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V-Day, again.

When this day rolls around each year, I always find myself debating whether to note it, or ignore it.

As the years pass, I find myself having far less patience for the major holidays, and Valentine’s Day is the worst of the lot. The pink-splosion at my local Fred Meyer almost made me physically ill, and reminders of the holiday are damned near inescapable. My problem with V-day is the same as with Christmas, or other commercialized occasions: the expectations that come with it become so obnoxious and demanding that it completely overshadows what we should be noting and appreciating on that holiday. Celebrations of love, family, togetherness, are forgotten in favor of fulfilling the obligation of making some grand and utterly expected gesture. It makes any sentiment behind the gesture seem smaller, more hollow, less genuine.

The consumer market focuses on couples, of course, because buying a diamond ring for your mother or your roommate is a tougher sell than buying one for your significant other. It’s about money, not feelings, and couples are the easiest target. That fixation on romantic pairings tends to make everyone who isn’t a couple feel like garbage. This is a day that’s supposed to be about love, and by focusing on one type of love, we’re almost encouraged to overlook all of the other loves that exist in our lives.

Last year, I’d ended a relationship of over three years, a scant 3 or 4 days before Valentine’s Day. Clearly, I understand the meaning of good timing. Breaking up was absolutely the right thing to do, at that point, but in the face of a beastly commercial holiday designed to extract Real American Dollars from couples, it’s still difficult not to feel at least somewhat melancholy. When you’ve recently become single, most would expect to feel the crushing weight of loneliness on V-day.

In my case? I had the opportunity to see something unexpected and wonderful.

I went into that weekend with an overwhelming amount of trepidation, and I fully expected to be spending most of my time alone, watching sad movies and wailing into alternating pints of beer and Haagen Dazs. Instead, I spent the 13th at a small-but-enjoyable gathering, with welcoming faces and engaging chatter. On February 14th, I woke up in less-than-spectacular spirits, but I soon found myself at a friend’s house, playing video games, nursing a hangover, and feeling vaguely emo, because I know some truly excellent people, who were understanding and willing to keep me company. I had a long coffee and heart-to-heart with a dear friend the following day, and I’d had words of support coming to me throughout the weekend, in-person, by phone, over e-mail, even via Twitter.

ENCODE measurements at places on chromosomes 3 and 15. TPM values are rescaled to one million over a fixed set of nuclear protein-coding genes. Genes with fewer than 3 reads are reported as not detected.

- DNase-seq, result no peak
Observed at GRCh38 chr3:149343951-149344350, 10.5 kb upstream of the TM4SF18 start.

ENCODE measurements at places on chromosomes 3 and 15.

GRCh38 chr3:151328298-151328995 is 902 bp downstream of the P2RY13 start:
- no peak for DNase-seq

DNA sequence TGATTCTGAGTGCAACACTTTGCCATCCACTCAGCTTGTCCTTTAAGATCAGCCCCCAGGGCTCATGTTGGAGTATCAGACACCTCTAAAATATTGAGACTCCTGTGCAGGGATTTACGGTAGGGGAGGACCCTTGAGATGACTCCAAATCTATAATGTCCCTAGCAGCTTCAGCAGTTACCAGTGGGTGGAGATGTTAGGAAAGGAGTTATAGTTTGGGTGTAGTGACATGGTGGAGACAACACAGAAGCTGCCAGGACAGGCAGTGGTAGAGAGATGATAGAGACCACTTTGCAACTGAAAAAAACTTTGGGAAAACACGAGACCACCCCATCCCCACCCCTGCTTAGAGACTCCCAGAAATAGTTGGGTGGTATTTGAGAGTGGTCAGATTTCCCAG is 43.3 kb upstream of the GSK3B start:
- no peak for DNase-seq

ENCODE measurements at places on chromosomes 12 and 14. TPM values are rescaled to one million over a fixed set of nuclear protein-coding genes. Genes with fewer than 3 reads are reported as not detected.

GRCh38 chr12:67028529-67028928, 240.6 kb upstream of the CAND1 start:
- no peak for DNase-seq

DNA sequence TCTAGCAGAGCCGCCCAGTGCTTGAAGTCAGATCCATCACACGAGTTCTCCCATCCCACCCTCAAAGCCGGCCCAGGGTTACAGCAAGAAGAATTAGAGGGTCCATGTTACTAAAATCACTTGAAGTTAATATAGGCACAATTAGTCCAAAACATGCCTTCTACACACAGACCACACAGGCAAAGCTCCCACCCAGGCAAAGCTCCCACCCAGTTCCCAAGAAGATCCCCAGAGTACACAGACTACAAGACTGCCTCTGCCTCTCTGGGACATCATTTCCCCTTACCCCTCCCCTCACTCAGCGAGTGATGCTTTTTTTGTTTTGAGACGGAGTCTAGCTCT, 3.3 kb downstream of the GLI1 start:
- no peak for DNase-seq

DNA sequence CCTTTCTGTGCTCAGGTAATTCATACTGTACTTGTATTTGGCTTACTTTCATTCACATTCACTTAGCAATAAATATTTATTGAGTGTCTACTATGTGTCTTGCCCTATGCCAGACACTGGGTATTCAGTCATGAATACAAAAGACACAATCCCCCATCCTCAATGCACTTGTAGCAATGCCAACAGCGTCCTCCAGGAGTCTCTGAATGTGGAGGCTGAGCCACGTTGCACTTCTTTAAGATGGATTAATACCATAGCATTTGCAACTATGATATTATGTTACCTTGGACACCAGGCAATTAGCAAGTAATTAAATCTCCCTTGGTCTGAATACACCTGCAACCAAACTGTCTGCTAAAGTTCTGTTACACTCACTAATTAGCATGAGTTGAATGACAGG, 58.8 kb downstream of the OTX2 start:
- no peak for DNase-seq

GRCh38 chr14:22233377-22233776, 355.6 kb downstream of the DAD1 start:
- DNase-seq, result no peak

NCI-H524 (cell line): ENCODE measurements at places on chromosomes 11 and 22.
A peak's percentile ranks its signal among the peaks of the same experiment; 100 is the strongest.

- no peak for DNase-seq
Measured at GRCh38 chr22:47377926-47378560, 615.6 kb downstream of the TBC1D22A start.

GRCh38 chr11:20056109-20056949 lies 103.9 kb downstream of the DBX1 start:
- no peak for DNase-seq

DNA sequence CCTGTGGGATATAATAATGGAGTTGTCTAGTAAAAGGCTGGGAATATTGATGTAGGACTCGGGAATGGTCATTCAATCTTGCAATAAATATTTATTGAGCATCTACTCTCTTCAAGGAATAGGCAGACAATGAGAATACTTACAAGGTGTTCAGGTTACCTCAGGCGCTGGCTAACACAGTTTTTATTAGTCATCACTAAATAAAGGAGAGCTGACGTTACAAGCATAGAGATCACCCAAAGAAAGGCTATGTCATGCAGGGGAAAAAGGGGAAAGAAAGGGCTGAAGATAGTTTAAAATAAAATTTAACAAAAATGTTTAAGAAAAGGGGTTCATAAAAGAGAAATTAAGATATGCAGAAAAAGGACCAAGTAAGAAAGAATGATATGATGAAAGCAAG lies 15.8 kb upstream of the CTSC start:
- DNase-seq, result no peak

All of the caring, the support, the listening, and the laughter that came forth from everyone I spent time with over that weekend was unexpected, and I couldn’t remember the last time I’d felt so grateful, and so loved. The company of people who are dear to me was a far better gift than any amount of flowers, candy, or schmoopy poetry would’ve been. It still is.

With that in mind, I vote that you hug, kiss, call, or write someone awesome today, or maybe even several someones. It doesn’t matter if they’re friend, family, or lover; I’m pretty certain they’ll appreciate it, and they deserve to know that you appreciate them.

When tomorrow rolls around? Do it again. Love is awesome, and there’s no reason why we can’t show it, in some small way, every day. THE. END. <3

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